Yes, good tone can be generated from a Bassman, but the 40 watt output is a problem. A high efficiency speaker (like a JBL D140F) certainly helps.

    Much better: Get a Showman, 88 watts, enough for a small
    club and delicious tone.

    Even better: Get two, and have two 2 x 15" JBL cabinets, my best tone ever was with this setup.

    And I have the two herniated disks to prove it <grin>

    Phil Anderson
    Tucson, AZ
  11. Rezdog

    Rezdog Supporting Member

    Feb 17, 2004
    T.Rez, Canada
    Greetings from the north,
    I had a Bassman 100 from 1974. Bought it new with two Bassman 4X12 angled cabs. Being just a kid I didn't know that it could hardly power one cab, let alone two! Another lesson the hard way. Shortly a sweet deal for a 1971 SVT head came along and that was a God send. Had to sell the SVT due to financial problems when I went back to school. But I held on to the Bassman 4X12 cabs and I'm so glad I did. I now run one or both of them with a SVP Pro using the power amps of a Carvin R1000. Thick,Thump & Chunky....and as loud and clear as I need be.
    Every time I see an old Bassman head, I smile because it did introduce me to the world of tubes and for that I am greatful. If only it had more power than to just light up that little coloured light on the front:)
  12. The guitar player in my band does some amp repair/mod work and last fall he finished a black face Bassman and I took it for a couple of test runs at a couple of our gigs. It sounded fat and fabulous through my compact Sonic 1 X 15" JBL loaded cabinet. My first "real" amp, like Graybeard, was a black face (mine was a '64) Bassman with a 2 X 12" cabinet.
  13. B String

    B String Supporting Member

    Apr 11, 2002
    Los Angeles
    This should probably be under some old farts thread,
    but everyone I knew used the Showman (dual) for bass.
    It had more power and better tone for bass. Used it with
    a fender dual showman 2x15 JBL box. For bigger gigs, I
    used a Twin Reverb (same amp as showman) with 2x12
    EV's with the 2x15 box. 1960 P Bass or 1965 Jazz Bass.
    WHOOH!!! Any wonder why its tough to find a "modern"
    rig that I'm in love with? Rick Turner said the Alembic pre
    was based on the Showman preamp. VERY similar.
    Guitar players always liked the Bassman heads more than
    bass players did.
  14. You mean like this?

    I kept my old one with the JBL D-140s. It actually sounds great in the studio... with an old Pbass or something more modern. It's not great at handling low B however.
  15. The 0x

    The 0x

    Aug 24, 2003
    Timonium, MD
    Dude, get it. I love my bassman 135 (late 70s model), although it does need new tubes and new caps, so once I replace them, it'll probably sound even better!!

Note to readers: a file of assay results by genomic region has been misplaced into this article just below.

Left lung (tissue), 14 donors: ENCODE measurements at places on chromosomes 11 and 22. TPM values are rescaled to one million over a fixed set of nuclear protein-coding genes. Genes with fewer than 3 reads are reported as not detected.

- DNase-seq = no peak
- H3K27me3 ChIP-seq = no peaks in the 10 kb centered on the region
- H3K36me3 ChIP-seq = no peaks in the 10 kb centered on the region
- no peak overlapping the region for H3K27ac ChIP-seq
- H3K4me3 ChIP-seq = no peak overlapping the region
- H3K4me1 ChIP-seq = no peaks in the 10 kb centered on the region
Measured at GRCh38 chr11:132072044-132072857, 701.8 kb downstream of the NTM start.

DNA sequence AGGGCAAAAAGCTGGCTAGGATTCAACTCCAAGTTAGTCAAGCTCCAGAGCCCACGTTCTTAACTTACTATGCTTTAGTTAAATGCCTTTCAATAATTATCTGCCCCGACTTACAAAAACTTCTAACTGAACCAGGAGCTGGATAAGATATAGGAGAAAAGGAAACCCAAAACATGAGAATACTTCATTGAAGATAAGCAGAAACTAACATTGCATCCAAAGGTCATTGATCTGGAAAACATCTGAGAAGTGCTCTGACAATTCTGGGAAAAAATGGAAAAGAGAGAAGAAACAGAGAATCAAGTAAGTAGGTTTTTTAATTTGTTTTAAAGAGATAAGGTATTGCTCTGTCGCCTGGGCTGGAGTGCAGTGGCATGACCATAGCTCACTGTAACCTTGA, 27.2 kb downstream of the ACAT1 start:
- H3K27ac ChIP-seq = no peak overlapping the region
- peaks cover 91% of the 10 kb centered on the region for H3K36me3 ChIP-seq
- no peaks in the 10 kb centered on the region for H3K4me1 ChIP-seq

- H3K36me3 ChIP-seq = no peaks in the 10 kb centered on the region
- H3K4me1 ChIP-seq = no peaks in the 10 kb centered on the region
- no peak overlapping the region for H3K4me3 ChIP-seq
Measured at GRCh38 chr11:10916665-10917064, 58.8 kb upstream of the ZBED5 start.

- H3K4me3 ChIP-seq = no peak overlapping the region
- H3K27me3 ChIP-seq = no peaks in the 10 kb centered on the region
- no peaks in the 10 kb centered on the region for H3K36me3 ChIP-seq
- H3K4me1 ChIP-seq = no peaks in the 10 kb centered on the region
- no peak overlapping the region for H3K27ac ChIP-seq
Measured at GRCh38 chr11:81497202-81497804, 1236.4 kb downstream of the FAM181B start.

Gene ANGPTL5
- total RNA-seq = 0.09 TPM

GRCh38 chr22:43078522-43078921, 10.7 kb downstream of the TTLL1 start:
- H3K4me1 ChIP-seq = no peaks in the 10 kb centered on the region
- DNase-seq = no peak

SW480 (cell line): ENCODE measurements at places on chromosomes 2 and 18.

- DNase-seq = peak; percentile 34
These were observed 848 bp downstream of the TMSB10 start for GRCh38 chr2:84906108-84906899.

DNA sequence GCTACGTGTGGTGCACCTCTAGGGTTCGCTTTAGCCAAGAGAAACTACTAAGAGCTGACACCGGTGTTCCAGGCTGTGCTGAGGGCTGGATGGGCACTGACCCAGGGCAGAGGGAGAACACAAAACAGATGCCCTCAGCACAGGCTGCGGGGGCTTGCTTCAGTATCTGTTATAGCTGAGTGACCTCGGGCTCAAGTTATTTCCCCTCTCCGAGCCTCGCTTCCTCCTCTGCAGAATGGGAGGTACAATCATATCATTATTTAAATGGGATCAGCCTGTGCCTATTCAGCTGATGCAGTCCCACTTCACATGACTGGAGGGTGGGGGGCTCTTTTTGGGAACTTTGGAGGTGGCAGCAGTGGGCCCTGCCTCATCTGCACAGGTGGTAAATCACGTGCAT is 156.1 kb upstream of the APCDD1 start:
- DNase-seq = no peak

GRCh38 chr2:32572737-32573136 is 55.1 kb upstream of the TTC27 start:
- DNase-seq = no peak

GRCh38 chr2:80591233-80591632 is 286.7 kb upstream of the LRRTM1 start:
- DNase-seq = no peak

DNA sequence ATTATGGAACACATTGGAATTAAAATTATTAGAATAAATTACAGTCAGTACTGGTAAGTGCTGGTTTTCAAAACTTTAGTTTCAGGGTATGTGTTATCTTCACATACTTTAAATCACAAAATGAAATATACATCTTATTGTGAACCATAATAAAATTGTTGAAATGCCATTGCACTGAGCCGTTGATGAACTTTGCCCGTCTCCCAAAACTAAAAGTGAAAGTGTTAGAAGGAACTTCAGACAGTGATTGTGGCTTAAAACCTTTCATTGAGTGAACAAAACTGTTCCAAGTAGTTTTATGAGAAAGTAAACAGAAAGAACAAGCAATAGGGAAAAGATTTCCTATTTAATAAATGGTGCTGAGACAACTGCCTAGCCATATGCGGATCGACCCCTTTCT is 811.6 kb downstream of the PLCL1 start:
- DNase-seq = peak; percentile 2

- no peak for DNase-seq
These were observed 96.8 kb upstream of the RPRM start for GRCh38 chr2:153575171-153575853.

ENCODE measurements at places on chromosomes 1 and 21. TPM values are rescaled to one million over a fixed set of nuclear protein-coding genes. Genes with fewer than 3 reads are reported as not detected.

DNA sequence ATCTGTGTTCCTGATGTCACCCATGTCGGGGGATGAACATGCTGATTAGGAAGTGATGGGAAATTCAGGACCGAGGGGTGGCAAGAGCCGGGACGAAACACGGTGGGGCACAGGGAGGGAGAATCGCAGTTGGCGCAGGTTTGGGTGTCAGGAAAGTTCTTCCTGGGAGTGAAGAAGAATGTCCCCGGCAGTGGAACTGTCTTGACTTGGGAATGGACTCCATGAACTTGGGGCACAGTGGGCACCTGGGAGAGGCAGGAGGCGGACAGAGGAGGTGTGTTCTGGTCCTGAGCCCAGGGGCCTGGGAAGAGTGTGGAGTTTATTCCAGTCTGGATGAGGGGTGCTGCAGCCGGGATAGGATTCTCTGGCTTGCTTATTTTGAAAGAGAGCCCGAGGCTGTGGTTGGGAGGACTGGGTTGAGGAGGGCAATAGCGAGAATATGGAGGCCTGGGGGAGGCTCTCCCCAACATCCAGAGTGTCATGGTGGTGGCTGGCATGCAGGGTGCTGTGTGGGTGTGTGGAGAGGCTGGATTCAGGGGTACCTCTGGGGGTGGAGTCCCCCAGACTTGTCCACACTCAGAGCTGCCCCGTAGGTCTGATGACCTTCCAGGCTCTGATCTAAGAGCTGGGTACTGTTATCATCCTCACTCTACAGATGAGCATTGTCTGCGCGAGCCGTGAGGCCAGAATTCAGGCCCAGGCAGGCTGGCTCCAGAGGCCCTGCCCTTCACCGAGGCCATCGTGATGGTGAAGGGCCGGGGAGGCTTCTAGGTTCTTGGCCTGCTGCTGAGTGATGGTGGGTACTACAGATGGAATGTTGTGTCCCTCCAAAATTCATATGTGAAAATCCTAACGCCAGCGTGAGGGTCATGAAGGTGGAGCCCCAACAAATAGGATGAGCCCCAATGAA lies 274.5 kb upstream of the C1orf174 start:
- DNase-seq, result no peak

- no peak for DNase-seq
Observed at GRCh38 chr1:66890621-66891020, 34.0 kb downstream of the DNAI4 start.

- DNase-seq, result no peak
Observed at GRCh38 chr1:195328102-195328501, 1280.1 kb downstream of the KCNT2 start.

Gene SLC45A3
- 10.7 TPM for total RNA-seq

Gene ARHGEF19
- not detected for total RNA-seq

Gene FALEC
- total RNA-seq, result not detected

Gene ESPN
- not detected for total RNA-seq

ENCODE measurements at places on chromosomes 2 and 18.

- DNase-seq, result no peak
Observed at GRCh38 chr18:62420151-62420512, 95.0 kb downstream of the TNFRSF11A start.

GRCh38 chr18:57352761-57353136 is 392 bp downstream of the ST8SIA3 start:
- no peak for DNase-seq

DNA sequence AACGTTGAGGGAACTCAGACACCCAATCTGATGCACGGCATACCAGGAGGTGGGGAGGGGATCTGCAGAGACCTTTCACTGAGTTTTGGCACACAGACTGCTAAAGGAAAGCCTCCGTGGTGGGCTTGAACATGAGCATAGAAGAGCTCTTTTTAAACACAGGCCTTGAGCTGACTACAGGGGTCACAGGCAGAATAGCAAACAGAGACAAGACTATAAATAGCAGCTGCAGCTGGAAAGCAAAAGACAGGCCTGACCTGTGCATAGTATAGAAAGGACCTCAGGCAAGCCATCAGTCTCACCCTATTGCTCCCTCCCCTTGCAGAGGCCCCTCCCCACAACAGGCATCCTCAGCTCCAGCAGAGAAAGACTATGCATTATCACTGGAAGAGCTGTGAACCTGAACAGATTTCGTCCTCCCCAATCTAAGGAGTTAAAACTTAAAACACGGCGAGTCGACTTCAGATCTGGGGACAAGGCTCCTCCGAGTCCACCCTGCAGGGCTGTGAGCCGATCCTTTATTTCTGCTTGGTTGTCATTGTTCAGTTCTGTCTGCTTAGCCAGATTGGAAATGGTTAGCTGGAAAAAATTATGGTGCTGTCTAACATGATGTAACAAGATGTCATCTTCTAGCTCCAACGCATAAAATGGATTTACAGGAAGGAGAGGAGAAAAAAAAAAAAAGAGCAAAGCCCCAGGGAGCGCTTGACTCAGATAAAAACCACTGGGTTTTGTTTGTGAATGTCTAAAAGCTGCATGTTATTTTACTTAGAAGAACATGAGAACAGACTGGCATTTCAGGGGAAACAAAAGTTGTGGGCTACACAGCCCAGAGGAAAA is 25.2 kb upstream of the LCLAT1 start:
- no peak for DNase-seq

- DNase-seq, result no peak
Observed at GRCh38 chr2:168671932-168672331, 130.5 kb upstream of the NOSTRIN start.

If you like a good overdriven sound that isn't Ampegish, you should go for one. I picked mine up for $350. If you need something louder than the 50 watter, they also make 100-watt and 135 watt versions (like mine).
  16. bassmantele


    Jul 22, 2003
    Boston MA USA
    Some corrections. The Bassman head was first made as the "blonde" model in the early sixties, followed by the blackface and silverface. Each "type" was made up of different circuits over time. There was no cathode follower in any of the designs. You might get a silverface for $325, but not a blackface or blonde. I paid $225 for my '67 at GC because it was just after Xmas - clearance time - , and they didn't know what they had.

    And a Pro Reverb for $450? :eek:

    Where? More like double that around here.

    Edit: Almost forgot, for details, check here:

  17. 4Mal

    4Mal Supporting Member

    Jun 2, 2002
    Columbia River Gorge
    I got the Pro in Lousiville at a Music Go Round a few years back. I wasn't unhappy with that deal a bit. After I drove the Explorer from Indy to Louisvill round - I guess it was more like $500 (freakin' gas hog!)

    Pro's seem to turn up on EBay with much lower value that I think the are worth... None of these heads are really worth gigging with as a bassist anyway. My Bassman makes a fine studio amp though...
  18. The 0x

    The 0x

    Aug 24, 2003
    Timonium, MD
    Well, maybe if you only want a clean tone, but when these are overdriven, they are perfectly gigable. :bassist:

  19. Click here for schematic: (I put it inline but it was too wide and screwed up the thread.:D)


    There was a cathode follower in some early Bassman circuits. Check out the 12AX7 that drives the tone circuits.

    Marshall basically copied an early Bassman circuit for his first amps and the circuit had the cathode follower in there. I think they kept it in their later circuits and it helps create the Marshall distortion sound.

  20. I'd love to be in your market - a Bassman head in good condition in this area goes for close to $1000. Even factoring in US exchange rates, $325 is still a bargain to me.